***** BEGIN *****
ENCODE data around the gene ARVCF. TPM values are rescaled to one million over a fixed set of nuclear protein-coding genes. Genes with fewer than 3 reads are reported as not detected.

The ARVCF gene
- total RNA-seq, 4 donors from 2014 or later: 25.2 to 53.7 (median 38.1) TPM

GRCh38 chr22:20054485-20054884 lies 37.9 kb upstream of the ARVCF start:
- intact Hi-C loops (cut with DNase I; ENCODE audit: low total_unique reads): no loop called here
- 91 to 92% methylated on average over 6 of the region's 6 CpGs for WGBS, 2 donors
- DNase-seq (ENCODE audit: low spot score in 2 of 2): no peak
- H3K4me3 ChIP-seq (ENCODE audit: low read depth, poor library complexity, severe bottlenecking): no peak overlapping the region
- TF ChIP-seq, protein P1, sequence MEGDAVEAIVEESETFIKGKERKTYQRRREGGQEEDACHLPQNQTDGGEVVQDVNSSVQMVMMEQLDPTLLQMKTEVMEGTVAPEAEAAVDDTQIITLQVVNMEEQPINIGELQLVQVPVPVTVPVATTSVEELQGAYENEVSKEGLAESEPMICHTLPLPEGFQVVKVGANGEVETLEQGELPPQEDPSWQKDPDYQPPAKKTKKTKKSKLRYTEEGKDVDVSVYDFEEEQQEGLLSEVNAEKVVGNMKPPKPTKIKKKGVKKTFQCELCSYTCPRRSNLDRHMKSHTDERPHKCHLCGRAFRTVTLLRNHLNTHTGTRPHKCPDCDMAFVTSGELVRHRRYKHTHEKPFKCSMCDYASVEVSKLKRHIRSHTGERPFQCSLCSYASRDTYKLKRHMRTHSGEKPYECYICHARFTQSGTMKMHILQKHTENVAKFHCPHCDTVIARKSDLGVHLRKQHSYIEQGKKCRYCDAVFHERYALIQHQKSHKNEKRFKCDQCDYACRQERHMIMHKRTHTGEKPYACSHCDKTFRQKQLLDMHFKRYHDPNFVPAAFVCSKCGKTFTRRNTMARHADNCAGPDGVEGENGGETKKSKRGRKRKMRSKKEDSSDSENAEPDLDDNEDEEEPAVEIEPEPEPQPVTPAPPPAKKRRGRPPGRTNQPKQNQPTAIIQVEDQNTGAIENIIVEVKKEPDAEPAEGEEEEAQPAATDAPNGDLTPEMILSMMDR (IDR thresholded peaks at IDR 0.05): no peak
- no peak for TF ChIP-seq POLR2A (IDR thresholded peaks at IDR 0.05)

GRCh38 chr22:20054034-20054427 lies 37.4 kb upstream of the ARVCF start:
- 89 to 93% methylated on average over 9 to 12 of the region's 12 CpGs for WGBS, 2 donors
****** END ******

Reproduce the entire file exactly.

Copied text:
ENCODE data around the gene ARVCF. TPM values are rescaled to one million over a fixed set of nuclear protein-coding genes. Genes with fewer than 3 reads are reported as not detected.

The ARVCF gene
- total RNA-seq, 4 donors from 2014 or later: 25.2 to 53.7 (median 38.1) TPM

GRCh38 chr22:20054485-20054884 lies 37.9 kb upstream of the ARVCF start:
- intact Hi-C loops (cut with DNase I; ENCODE audit: low total_unique reads): no loop called here
- 91 to 92% methylated on average over 6 of the region's 6 CpGs for WGBS, 2 donors
- DNase-seq (ENCODE audit: low spot score in 2 of 2): no peak
- H3K4me3 ChIP-seq (ENCODE audit: low read depth, poor library complexity, severe bottlenecking): no peak overlapping the region
- TF ChIP-seq, protein P1, sequence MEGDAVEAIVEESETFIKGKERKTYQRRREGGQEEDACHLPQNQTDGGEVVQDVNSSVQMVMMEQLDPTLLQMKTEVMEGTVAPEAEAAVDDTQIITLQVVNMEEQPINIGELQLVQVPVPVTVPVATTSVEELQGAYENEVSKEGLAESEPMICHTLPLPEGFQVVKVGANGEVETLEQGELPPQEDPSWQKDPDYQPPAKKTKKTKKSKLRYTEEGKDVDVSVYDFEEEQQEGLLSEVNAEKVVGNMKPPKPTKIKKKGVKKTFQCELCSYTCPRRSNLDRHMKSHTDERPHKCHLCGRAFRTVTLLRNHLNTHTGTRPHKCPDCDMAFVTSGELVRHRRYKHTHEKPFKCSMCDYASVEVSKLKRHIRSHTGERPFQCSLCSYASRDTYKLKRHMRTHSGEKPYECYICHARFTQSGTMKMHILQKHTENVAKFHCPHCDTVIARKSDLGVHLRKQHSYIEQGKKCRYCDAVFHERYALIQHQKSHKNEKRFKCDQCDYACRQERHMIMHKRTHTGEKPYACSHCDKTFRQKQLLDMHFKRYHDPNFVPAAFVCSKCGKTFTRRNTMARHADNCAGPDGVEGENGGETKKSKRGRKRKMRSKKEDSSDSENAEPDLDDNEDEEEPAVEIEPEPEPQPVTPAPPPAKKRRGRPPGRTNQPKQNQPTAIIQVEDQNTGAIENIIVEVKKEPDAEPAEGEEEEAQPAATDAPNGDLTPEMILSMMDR (IDR thresholded peaks at IDR 0.05): no peak
- no peak for TF ChIP-seq POLR2A (IDR thresholded peaks at IDR 0.05)

GRCh38 chr22:20054034-20054427 lies 37.4 kb upstream of the ARVCF start:
- 89 to 93% methylated on average over 9 to 12 of the region's 12 CpGs for WGBS, 2 donors